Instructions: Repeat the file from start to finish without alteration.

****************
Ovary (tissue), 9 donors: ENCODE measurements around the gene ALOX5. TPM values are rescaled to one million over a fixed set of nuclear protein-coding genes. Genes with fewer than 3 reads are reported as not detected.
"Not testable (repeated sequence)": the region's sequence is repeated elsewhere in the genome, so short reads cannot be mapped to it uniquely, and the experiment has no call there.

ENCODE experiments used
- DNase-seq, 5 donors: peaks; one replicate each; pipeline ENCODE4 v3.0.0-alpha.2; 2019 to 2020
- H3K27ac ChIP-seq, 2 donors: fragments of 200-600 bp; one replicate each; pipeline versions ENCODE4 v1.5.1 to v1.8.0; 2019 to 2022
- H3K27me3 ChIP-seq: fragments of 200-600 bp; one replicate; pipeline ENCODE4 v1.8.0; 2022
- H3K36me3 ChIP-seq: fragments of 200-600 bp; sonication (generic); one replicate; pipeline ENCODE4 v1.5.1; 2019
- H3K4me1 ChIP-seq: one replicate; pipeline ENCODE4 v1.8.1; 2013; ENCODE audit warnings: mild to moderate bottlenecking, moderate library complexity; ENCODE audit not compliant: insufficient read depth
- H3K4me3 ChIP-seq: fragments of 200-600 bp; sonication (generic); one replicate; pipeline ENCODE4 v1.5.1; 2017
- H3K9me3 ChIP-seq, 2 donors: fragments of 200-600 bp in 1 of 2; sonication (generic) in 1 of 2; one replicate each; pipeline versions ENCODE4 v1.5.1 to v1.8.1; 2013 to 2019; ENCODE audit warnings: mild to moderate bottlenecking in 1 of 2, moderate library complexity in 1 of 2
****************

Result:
Ovary (tissue), 9 donors: ENCODE measurements around the gene ALOX5. TPM values are rescaled to one million over a fixed set of nuclear protein-coding genes. Genes with fewer than 3 reads are reported as not detected.
"Not testable (repeated sequence)": the region's sequence is repeated elsewhere in the genome, so short reads cannot be mapped to it uniquely, and the experiment has no call there.

ENCODE experiments used
- DNase-seq, 5 donors: peaks; one replicate each; pipeline ENCODE4 v3.0.0-alpha.2; 2019 to 2020
- H3K27ac ChIP-seq, 2 donors: fragments of 200-600 bp; one replicate each; pipeline versions ENCODE4 v1.5.1 to v1.8.0; 2019 to 2022
- H3K27me3 ChIP-seq: fragments of 200-600 bp; one replicate; pipeline ENCODE4 v1.8.0; 2022
- H3K36me3 ChIP-seq: fragments of 200-600 bp; sonication (generic); one replicate; pipeline ENCODE4 v1.5.1; 2019
- H3K4me1 ChIP-seq: one replicate; pipeline ENCODE4 v1.8.1; 2013; ENCODE audit warnings: mild to moderate bottlenecking, moderate library complexity; ENCODE audit not compliant: insufficient read depth
- H3K4me3 ChIP-seq: fragments of 200-600 bp; sonication (generic); one replicate; pipeline ENCODE4 v1.5.1; 2017
- H3K9me3 ChIP-seq, 2 donors: fragments of 200-600 bp in 1 of 2; sonication (generic) in 1 of 2; one replicate each; pipeline versions ENCODE4 v1.5.1 to v1.8.1; 2013 to 2019; ENCODE audit warnings: mild to moderate bottlenecking in 1 of 2, moderate library complexity in 1 of 2